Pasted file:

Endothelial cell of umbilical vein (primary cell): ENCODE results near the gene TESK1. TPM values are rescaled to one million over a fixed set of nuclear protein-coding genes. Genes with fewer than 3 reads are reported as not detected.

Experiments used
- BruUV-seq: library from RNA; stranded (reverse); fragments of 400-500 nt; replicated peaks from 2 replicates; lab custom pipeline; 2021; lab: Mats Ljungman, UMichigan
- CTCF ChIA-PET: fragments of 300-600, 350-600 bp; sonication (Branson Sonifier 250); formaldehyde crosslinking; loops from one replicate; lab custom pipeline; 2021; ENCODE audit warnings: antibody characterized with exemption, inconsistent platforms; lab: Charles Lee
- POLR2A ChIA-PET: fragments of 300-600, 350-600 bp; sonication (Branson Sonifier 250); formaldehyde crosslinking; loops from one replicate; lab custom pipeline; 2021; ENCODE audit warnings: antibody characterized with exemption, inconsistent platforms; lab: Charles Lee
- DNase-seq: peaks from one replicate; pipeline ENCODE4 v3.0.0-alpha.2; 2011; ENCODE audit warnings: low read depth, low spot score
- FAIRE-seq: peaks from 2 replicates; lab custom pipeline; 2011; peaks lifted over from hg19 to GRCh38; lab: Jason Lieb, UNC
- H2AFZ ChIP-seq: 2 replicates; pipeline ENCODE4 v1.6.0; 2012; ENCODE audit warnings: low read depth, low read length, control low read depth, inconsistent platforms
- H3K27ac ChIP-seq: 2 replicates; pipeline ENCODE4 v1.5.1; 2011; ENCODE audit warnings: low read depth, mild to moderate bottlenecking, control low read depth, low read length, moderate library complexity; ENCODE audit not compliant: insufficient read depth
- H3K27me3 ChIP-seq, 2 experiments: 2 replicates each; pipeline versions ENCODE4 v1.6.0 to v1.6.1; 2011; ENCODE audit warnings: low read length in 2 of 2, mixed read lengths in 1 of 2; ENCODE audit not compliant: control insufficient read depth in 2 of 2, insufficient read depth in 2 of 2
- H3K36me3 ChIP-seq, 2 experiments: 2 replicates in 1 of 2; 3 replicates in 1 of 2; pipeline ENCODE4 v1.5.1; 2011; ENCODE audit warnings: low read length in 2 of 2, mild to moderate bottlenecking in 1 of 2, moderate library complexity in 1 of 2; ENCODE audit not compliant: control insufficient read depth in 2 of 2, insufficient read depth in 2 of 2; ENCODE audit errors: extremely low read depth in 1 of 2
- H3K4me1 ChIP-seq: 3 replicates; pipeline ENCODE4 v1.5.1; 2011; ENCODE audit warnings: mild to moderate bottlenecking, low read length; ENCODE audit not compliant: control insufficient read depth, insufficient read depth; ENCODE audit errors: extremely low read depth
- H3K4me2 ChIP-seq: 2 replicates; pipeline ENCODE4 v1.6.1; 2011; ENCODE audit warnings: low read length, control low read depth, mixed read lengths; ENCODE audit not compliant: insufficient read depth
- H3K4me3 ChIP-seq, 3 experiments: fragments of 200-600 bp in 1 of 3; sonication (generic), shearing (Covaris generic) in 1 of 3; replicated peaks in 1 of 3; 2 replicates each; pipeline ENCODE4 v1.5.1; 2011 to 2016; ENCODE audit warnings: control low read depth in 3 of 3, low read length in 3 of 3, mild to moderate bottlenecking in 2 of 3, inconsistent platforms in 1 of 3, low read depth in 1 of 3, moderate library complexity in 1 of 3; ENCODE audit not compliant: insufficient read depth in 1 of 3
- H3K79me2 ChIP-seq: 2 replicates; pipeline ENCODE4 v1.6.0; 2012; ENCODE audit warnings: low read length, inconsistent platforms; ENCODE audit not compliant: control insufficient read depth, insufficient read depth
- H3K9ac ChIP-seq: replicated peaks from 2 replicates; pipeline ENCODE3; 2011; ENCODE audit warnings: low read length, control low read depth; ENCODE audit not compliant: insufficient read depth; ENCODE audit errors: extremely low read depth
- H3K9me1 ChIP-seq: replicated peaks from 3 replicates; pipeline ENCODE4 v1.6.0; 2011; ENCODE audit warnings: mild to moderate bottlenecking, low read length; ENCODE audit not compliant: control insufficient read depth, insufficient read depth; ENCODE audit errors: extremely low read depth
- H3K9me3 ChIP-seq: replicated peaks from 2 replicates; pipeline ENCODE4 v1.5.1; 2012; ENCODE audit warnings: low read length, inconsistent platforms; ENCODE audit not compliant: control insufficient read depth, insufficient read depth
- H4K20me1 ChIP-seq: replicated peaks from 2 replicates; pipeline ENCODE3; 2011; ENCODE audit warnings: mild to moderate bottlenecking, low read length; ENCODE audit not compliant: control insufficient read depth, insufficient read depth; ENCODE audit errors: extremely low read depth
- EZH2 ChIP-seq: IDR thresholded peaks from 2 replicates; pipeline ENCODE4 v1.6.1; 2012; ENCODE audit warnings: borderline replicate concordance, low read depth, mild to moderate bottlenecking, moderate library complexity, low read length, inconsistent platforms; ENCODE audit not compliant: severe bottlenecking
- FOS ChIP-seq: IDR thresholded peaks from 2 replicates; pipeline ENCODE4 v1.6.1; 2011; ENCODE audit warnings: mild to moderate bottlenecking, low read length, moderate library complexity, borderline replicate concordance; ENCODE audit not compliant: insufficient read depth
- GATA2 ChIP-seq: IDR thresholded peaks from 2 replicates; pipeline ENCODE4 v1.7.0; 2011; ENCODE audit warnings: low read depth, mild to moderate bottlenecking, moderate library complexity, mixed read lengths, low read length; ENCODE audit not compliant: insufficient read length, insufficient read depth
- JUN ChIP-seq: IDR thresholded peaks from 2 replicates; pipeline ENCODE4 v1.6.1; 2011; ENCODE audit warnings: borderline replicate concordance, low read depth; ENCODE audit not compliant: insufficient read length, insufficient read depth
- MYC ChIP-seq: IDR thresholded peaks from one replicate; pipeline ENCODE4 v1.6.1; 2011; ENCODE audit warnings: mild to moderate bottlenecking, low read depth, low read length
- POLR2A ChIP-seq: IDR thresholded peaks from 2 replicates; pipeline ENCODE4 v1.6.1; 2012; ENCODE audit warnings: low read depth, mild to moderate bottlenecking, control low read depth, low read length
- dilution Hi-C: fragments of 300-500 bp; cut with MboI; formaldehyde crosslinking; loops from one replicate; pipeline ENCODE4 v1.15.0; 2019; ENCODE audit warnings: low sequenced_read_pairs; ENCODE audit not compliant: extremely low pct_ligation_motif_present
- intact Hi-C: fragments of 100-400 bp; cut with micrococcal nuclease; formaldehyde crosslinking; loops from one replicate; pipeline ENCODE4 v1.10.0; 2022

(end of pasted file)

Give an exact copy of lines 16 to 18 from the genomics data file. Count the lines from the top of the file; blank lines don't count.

- H3K9ac ChIP-seq: replicated peaks from 2 replicates; pipeline ENCODE3; 2011; ENCODE audit warnings: low read length, control low read depth; ENCODE audit not compliant: insufficient read depth; ENCODE audit errors: extremely low read depth
- H3K9me1 ChIP-seq: replicated peaks from 3 replicates; pipeline ENCODE4 v1.6.0; 2011; ENCODE audit warnings: mild to moderate bottlenecking, low read length; ENCODE audit not compliant: control insufficient read depth, insufficient read depth; ENCODE audit errors: extremely low read depth
- H3K9me3 ChIP-seq: replicated peaks from 2 replicates; pipeline ENCODE4 v1.5.1; 2012; ENCODE audit warnings: low read length, inconsistent platforms; ENCODE audit not compliant: control insufficient read depth, insufficient read depth